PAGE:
NEW YORK DAILY NEWS
Wednesday, March 4th 2009
By Matthew Kalman
SPECIAL TO THE NEWS
RAMALLAH, WEST BANK - Hillary Clinton teamed up with embattled West Bank Palestinian leader Mahmoud Abbas on Wednesday in telling Iran to butt out of the region.
In wrapping up her first Mideast trip as secretary of state, Clinton joined with the Palestinian Authority president in denouncing the call of Iranian supreme leader Ayatollah Ali Khamenei for all Muslims to join the "resistance" to Israel."We are sending a message to the Iranians and others: Stop interfering in our affairs," said Abbas, who is locked in a power struggle in the Hamas-run Gaza Strip.
On a brief stop in Ramallah, Clinton charged that the Iranians "are interfering only to deepen the rift between Palestinians." The Iranians were seeking to "intimidate as far as they think their voice can reach," Clinton said.
In Tehran, Khamenei said in a statement that "support and help to Palestinians is a mandatory duty of all Muslims. I now tell all Muslim brothers and sisters to join forces and break the immunity of the Zionist criminals."
The hugs and kisses that marked Clinton's earlier visit to Jerusalem were markedly absent from her more formal meetings with Abbas and his prime minister, Salam Fayyad.In response to a reporter's question, Clinton voiced her only negative note about Israeli policy, branding a decision to evict 1,400 Palestinians in East Jerusalem and destroy 88 homes there as "unhelpful."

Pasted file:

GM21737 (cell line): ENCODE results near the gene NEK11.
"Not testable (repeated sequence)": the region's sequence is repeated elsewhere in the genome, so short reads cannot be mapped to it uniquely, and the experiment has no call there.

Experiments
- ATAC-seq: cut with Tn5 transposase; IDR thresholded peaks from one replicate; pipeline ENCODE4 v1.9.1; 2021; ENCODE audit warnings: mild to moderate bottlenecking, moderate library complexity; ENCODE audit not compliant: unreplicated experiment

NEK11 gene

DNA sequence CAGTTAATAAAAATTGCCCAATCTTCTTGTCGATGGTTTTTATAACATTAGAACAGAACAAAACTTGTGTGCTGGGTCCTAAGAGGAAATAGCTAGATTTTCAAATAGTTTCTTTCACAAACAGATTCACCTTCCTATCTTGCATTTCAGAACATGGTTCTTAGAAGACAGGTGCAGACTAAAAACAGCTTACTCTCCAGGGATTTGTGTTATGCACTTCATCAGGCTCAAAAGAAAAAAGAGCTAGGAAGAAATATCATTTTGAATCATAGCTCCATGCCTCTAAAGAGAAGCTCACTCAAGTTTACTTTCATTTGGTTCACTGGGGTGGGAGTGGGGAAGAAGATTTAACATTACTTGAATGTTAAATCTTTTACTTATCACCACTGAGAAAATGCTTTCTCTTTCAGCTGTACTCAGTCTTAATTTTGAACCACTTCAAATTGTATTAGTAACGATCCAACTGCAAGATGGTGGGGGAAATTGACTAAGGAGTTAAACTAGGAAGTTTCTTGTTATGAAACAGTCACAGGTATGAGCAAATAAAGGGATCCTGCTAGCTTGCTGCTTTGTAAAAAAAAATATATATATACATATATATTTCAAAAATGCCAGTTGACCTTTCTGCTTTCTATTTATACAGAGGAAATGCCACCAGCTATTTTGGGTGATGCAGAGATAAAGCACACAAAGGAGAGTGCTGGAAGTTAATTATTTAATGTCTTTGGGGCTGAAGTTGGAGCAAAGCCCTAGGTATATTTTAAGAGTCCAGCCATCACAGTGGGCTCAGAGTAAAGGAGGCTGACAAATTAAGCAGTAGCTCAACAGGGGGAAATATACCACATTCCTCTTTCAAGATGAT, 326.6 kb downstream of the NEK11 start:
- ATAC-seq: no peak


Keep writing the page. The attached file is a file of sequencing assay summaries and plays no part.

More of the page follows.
Clinton also visited a U.S.-supported school providing English-language instruction for high school students and announced a series of scholarships and exchange programs to bring more Palestinians to U.S. universities.
Abbas' presidency, which officially expired in January, is to be shored up by $600 million in U.S. aid and training for his security forces, whose main objective has been to prevent his regime from being overthrown by Hamas.
In Gaza, Hamas officials dismissed Clinton's repeated declarations of support for Israel as "a slap in the face of those who were expecting changes in America foreign policy."
With Richard Sisk in Washington